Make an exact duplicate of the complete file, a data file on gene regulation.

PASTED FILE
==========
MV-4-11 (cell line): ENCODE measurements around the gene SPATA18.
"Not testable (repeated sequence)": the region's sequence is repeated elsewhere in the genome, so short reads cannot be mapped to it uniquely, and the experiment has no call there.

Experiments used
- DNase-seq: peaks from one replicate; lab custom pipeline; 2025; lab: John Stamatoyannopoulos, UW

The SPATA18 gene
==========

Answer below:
MV-4-11 (cell line): ENCODE measurements around the gene SPATA18.
"Not testable (repeated sequence)": the region's sequence is repeated elsewhere in the genome, so short reads cannot be mapped to it uniquely, and the experiment has no call there.

Experiments used
- DNase-seq: peaks from one replicate; lab custom pipeline; 2025; lab: John Stamatoyannopoulos, UW

The SPATA18 gene